At least someone made off with a killing.
Normally modestly priced items such as hot chocolate that might go for $3 was priced at the astonishing price of $11 while other items such as cheese steak was priced at the price gouging rate of $16. Yet if one was willing to step down a notch they could attain themselves a meatball sub for the mere price of $13. That said the surprise pricing point was that of a which only cost $8.00, not too much above what most venues outside a captive venue would offer.
But the real price killer would come if fans wanted to buy hot chocolate in a souvenir cup which would cost cost them nearly twice the price at $20.00.
Bottled beer went for $12 while premium canned beer on the other hand sold for $14.
The souvenir soup mug was just as expensive as hot chocolate and cost $20.00 as well. Hopefully the choice of soup was to fans taking.
One concession worker (who said she was paid $15 per hour for Sunday’s 18-hour shift) said the standard MetLife price for hot chocolate was $5. ‘They raised the price at the beginning of the season,’ said the worker, ‘and we thought that was for the Super Bowl. But they raised it again.’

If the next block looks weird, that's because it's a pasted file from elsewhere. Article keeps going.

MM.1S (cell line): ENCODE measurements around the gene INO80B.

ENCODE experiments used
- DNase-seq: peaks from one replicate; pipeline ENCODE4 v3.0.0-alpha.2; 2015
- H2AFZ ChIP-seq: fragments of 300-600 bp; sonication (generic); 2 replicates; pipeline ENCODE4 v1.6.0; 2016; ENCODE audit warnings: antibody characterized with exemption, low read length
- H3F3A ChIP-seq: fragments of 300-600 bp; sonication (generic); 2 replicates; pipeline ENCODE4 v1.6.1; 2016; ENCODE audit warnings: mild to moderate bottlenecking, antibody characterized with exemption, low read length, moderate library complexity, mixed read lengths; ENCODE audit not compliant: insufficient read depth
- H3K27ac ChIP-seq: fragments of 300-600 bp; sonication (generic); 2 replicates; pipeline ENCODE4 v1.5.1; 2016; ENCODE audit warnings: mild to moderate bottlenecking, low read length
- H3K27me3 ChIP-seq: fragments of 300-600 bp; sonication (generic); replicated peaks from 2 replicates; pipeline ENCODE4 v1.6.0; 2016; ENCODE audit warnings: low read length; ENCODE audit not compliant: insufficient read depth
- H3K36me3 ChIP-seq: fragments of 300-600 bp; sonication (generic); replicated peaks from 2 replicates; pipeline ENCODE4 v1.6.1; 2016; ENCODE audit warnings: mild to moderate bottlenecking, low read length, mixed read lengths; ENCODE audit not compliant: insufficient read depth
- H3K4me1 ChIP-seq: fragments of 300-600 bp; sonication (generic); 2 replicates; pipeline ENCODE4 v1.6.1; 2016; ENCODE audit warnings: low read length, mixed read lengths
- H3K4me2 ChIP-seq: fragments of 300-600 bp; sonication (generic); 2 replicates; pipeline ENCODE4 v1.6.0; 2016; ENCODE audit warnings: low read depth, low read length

Not happy with the unruly prices Super Bowl fans were forced to pay, some went to twitter to voice their dissatisfaction:
Jeff G. (@TheSportsDude) wrote, ‘Fans at the #SuperBowl r getting jacked! $16 dollar beer, $7 brownies & $20 hot chocolate.’
Twitter user Jonathan Smith (@sjonathan02) wrote, ‘Bruh, one would have to be drunk to pay those prices.’
And then there was this comment that put it all neatly into perspective:
If people didn’t pay the prices then the costs would go down. You get enough idiots who don’t mind being fleeced for the costs of tickets and the mugging at the concession stands, and the vending company gets away with the prices. Simple law of supply and demand. They get enough demand at those prices to get away with charging those prices. If enough people stayed away from the concession stand, the prices would come down.